In this second article of my series of Sharing Critical Control Measures, I discuss the importance of three critical control measures to help prevent unexpected “Black Swan” events, including:
- Using independent experts.
- Challenging the basic assumptions of experts (wearing a “black hat).
- Sharing learnings to prevent similar events.
At 144 million tons, the Manefay Landslide at the Bingham Canyon Mine in 2013 was the largest in mining history. As noted in my article “Sharing Critical Control Measures #1 – Knowing the Greatest Risk”, the geotechnical team did a fantastic job of predicting the failure nearly two months before it happened, resulting in the planned evacuation of the mine, which prevented loss of life and injuries. However, predicting how the Manefay would fail did not go nearly as well, resulting in damaged and destroyed equipment.
Before the Manefay, all of the mine’s highwall failures followed a typical wedge or circular failure model. The mass would start to accelerate over time until it would go into a “progressive” failure state. The acceleration of the mass would increase exponentially, ending with the highwall losing its structural integrity and a frictional rock slide would take place. In a matter of hours or days the mass would move downward until it achieved the rock’s natural angle of repose. At that point the mass would be stable and stop moving.
The Manefay was different. Although it began accelerating like all the previous failures, when it went into progressive failure, it ultimately failed in a catastrophic event. At 9:30 pm on April 10, 2013, the accelerating mass literally exploded out of the highwall. Instead of taking hours or days, tens of millions of tons of rock flowed like an avalanche (volellmy properties versus frictional properties) nearly 1 ½ miles to the bottom of the pit – in just 90 seconds. To make matters worse, an hour and 35 minutes later, a second episode occurred and once again tens of millions of tons of rock exploded out of the highwall and flowed into the bottom of the pit, just like the first.
The way that the Manefay failed was a surprise as it traveled much further and faster than anticipated. Anything in the path of the enormous mass was either destroyed or was simply picked up and shoved out of the way. This resulted in the damage and destruction of three large mining shovels (including a P&H 4100C), thirteen 320 ton haultrucks, three drills as well as a multitude of spare parts, support equipment and supplies. The photo shows one of the haultrucks that was shoved by the slide, as shown in the opening photo of the article.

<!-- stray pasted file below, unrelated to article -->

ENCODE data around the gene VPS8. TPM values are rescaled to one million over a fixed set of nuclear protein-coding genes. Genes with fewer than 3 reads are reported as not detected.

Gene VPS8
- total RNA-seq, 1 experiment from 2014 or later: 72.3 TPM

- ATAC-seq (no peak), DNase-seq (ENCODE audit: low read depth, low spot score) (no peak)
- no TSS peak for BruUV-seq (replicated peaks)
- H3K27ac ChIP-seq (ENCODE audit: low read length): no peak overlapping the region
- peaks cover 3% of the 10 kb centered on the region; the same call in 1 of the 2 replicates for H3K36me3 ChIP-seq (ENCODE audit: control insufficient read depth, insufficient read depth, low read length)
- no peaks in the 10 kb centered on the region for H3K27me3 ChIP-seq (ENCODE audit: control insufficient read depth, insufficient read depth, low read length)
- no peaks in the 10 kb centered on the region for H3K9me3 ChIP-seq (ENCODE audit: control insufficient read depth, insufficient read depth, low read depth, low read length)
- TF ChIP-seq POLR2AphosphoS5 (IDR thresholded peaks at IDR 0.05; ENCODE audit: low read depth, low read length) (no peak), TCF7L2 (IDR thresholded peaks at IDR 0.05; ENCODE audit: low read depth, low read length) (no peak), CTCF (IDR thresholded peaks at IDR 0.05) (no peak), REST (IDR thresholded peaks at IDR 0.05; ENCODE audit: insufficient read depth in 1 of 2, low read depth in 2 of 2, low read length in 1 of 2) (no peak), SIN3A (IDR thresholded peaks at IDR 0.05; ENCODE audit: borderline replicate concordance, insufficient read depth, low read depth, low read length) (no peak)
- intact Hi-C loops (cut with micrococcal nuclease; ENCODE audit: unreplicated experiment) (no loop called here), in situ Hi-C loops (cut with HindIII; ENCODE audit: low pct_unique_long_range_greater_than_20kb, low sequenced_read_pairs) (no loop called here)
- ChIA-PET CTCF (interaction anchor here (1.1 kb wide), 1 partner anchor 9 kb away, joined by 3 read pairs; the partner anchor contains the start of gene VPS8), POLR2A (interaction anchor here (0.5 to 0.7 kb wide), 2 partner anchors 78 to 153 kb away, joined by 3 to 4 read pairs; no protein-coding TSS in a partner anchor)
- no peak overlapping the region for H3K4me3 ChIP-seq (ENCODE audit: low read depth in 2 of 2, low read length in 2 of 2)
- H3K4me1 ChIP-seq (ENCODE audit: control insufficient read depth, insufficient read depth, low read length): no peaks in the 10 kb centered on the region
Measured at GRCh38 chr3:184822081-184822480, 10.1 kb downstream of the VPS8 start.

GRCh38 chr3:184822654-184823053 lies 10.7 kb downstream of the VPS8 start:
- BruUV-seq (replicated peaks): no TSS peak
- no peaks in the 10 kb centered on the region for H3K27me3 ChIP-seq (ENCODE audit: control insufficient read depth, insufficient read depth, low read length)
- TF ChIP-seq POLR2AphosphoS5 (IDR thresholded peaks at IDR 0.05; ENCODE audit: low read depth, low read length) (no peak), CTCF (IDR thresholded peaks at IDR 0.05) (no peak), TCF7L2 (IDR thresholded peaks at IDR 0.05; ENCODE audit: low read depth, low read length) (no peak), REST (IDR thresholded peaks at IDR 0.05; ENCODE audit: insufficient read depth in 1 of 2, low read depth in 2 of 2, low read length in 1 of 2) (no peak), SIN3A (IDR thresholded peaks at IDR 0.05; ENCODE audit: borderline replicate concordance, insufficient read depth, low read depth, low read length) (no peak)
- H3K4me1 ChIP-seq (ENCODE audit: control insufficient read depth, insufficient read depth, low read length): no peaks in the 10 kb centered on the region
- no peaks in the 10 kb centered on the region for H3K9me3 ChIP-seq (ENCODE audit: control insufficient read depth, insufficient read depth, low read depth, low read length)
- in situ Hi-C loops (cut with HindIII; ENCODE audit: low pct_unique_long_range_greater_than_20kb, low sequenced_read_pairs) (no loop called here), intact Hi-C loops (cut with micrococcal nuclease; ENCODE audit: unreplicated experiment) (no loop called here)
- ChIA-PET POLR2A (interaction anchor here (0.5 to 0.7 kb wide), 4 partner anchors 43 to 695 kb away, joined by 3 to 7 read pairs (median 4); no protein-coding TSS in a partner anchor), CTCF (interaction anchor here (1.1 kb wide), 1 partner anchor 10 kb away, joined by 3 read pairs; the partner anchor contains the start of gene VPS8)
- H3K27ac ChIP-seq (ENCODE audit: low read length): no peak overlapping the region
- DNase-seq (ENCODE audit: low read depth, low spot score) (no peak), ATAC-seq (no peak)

We knew a portion of the only haulroad going into the mine would be destroyed. Therefore, the plan was to be able to quickly resume mining ore and sending it to the inpit crusher and conveyor after the failure. To achieve the plan we stationed equipment and supplies on and behind the “Moly dome” which was 300 feet above the bottom of the pit and away from the Manefay mass. But because the failure traveled so fast and far it not only covered the Moly dome, it deposited another 300 feet of debris on top of it. The results of the failure were clearly not anticipated.
These photos show the before and after view of the bottom of the pit from nearly the same location. For scale, each one of the benches is 50 on the highwall is 50 foot tall.
So how is it that a geotechnical team that did such a great job of predicting the failure could be surprised with how it failed?
Unlike all previous highwall failures at the mine, the Manefay was an active/passive block failure instead of the typical wedge or circular failure. This, and the fact that the Manefay was so large that it built up a tremendous amount of pressure, resulting in the force needed to propel the rock out of the wall, defying expectations. The technical experts had relied on their extensive experience and understanding of the typical failures at the mine when planning for the Manefay and did not consider other failure mechanism scenarios. The Manefay could be classified as a “black swan” event, as described by Nassim Nicholas Taleb in his 2012 book, The Black Swan: The Impact of the Highly Improbable. Per Taleb, a “black swan” event is one that is unexpected, has a major impact and is the first recorded instance (but is often rationalized that it could have been expected, even if it couldn’t). The Manefay fits these criteria since the way it failed was unexpected, it had a major impact to both the Bingham Canyon operations as well as the mining industry understanding of possible failure modes, and there was no documented highwall failure avalanche events having occurred in open mines.